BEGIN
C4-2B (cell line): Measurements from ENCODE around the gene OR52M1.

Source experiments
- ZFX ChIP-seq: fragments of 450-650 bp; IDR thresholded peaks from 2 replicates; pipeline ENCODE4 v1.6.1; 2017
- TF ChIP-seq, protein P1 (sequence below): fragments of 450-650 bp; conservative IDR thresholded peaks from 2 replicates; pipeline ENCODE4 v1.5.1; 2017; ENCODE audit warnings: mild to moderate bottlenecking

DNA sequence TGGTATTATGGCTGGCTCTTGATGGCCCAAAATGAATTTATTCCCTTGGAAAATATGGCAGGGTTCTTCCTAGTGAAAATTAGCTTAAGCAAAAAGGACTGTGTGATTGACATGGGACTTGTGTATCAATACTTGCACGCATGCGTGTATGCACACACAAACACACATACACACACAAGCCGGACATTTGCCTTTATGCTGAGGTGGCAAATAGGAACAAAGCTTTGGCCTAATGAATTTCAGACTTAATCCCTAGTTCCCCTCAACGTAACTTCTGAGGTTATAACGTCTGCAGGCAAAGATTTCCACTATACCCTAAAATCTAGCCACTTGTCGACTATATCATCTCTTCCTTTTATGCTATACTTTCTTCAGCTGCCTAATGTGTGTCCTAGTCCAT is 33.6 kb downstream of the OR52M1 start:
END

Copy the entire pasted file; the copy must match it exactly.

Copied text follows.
C4-2B (cell line): Measurements from ENCODE around the gene OR52M1.

Source experiments
- ZFX ChIP-seq: fragments of 450-650 bp; IDR thresholded peaks from 2 replicates; pipeline ENCODE4 v1.6.1; 2017
- TF ChIP-seq, protein P1 (sequence below): fragments of 450-650 bp; conservative IDR thresholded peaks from 2 replicates; pipeline ENCODE4 v1.5.1; 2017; ENCODE audit warnings: mild to moderate bottlenecking

DNA sequence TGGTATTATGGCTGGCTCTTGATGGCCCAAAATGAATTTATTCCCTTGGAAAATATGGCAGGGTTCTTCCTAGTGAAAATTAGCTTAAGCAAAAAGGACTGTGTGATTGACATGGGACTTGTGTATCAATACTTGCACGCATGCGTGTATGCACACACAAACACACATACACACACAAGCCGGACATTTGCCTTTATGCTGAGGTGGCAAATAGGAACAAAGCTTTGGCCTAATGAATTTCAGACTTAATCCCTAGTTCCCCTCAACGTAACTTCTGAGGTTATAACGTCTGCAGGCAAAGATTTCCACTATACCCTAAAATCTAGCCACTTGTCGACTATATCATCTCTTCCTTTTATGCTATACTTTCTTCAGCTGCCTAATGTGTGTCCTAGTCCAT is 33.6 kb downstream of the OR52M1 start: